LOS ANGELES (AP) — Dozens of federal and local law enforcement personnel were searching Friday for a 15-year-old boy who was in the middle of a murder trial in his mother’s stabbing death when he escaped a Southern California jail.
Ike Souzer escaped the Orange County Juvenile Hall, somehow got onto a roof and then jumped a perimeter fence just after midnight Friday, said Steve Sentman, chief probation officer for the county.
Jail staff spotted Souzer on the roof, then turned on a facility-wide alarm and called the sheriff’s office, he said.
Sheriff’s Capt. Mike Peters said deputies were “very quick” to respond but Souzer was able to elude capture.
The sheriff’s office released surveillance footage showing Souzer tending to an apparent wound on his leg shortly after escaping and then walking seemingly casually away from the facility. The 6-foot, 200-pound teen was wearing red pants and a white shirt.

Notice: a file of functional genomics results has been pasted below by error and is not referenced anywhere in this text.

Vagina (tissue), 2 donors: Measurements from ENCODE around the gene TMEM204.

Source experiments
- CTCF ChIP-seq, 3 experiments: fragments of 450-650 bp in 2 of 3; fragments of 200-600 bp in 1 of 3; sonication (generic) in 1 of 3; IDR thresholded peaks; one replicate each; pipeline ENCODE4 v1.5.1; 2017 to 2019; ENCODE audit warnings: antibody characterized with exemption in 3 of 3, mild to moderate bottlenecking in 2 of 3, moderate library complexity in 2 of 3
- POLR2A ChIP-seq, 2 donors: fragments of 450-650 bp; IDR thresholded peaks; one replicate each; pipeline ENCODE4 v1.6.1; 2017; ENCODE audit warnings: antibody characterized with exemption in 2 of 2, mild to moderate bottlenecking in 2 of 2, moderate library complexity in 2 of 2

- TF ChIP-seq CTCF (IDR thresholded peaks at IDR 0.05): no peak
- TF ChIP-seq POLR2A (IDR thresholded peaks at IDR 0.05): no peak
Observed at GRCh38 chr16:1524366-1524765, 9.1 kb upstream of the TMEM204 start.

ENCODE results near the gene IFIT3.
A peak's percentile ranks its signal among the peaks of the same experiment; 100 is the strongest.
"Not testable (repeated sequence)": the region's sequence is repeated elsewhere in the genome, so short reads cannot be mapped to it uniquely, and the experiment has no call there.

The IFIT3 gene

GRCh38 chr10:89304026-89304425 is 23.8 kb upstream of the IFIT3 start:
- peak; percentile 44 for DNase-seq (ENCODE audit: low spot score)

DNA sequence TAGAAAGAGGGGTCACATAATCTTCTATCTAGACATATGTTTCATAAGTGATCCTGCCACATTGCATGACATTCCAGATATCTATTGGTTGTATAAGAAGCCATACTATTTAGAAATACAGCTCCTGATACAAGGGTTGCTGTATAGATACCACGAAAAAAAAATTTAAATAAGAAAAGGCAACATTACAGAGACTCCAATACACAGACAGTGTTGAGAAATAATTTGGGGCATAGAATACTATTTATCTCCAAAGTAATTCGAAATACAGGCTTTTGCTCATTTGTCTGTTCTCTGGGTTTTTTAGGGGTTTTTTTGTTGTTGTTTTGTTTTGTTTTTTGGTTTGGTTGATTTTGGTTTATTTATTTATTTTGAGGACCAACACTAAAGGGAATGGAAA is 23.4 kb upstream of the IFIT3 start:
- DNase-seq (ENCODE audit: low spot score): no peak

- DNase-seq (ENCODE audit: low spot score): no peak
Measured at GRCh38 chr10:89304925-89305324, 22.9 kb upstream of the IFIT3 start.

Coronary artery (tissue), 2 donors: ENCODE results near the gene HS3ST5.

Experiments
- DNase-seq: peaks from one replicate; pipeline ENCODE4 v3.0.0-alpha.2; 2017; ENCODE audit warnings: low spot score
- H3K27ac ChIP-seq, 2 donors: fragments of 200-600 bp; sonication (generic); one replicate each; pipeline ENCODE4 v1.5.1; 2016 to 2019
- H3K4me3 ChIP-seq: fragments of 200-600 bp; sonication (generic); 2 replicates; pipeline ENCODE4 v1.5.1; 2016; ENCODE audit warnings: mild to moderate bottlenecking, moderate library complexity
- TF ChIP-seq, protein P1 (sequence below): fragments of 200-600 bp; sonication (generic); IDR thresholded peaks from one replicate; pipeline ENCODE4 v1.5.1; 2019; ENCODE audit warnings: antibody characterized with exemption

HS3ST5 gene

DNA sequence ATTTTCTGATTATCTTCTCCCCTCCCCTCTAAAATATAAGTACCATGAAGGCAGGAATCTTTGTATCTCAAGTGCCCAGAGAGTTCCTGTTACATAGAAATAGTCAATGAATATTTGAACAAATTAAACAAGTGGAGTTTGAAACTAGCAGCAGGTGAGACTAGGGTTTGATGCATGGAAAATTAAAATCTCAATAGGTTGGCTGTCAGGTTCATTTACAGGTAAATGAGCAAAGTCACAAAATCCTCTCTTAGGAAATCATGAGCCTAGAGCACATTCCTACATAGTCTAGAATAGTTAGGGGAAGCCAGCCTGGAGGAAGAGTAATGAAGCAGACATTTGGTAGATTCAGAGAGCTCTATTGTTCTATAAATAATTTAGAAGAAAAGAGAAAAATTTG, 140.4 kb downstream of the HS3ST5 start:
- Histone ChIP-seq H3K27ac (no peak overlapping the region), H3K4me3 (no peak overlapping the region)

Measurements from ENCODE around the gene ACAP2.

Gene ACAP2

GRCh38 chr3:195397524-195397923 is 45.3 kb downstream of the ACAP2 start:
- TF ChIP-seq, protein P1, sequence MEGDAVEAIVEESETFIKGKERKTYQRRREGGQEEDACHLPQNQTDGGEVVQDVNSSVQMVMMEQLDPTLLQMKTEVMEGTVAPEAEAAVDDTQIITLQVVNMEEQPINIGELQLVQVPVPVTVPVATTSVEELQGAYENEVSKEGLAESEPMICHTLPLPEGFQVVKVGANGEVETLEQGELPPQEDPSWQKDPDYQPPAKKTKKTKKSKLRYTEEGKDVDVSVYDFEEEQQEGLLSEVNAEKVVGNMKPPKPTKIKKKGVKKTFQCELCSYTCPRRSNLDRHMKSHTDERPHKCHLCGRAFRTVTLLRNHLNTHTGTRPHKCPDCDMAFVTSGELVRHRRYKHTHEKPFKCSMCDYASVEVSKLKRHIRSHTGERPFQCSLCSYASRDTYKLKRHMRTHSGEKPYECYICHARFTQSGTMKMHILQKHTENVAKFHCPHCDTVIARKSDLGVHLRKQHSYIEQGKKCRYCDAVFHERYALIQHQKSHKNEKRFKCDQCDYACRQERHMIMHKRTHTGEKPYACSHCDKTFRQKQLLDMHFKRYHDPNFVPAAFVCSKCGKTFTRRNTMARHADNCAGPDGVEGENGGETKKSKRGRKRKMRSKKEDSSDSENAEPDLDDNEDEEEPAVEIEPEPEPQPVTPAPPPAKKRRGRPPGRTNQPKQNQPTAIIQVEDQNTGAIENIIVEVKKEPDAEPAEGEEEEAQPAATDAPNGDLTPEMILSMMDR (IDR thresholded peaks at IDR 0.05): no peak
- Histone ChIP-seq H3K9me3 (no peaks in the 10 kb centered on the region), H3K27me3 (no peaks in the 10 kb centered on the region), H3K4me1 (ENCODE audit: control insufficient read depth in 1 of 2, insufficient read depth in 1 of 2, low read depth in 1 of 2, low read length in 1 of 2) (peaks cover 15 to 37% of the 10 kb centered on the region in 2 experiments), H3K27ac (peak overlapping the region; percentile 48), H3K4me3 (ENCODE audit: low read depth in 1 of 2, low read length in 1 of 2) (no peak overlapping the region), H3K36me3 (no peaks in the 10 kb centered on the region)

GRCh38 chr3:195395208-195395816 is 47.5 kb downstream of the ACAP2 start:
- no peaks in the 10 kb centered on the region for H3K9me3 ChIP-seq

“We are still searching and widening our search as we go along,” Peters said at a news conference. “We’re following up on every lead possible and making sure that no rock is unturned.”
He said the FBI and the U.S. Marshals Service have joined the search.
There’s no evidence that Souzer was armed but the public should call 911 if they think they’ve spotted him, Peters said.
“We just want his safe return back into custody,” he said.
Sentman said it’s the first escape from the 434-bed facility in at least two decades and that an investigation is underway into how it happened.
Souzer has been in custody since he was 13, when he was arrested on suspicion of fatally stabbing his mother, 48-year-old Barbra Scheuer-Souzer. His escape came in the middle of Souzer’s trial on a murder charge in juvenile court, said Kimberly Edds, a spokeswoman for the district attorney’s office.
Souzer’s public defender, David Hammond, didn’t immediately respond to a request for comment late Friday.
A Gofundme page for Scheuer-Souzer says she was so good at helping her son with autism that she went back to school to help others with the condition and was about to graduate from the University of California, Los Angeles.
“Through her unconditional love and commitment, she helped her son go from non-verbal to verbal status,” according to the page. “Her whole goal was to help her son and the autistic community by giving back and serving the needs of others.”
Scheuer-Souzer had three other grown children and three grandchildren.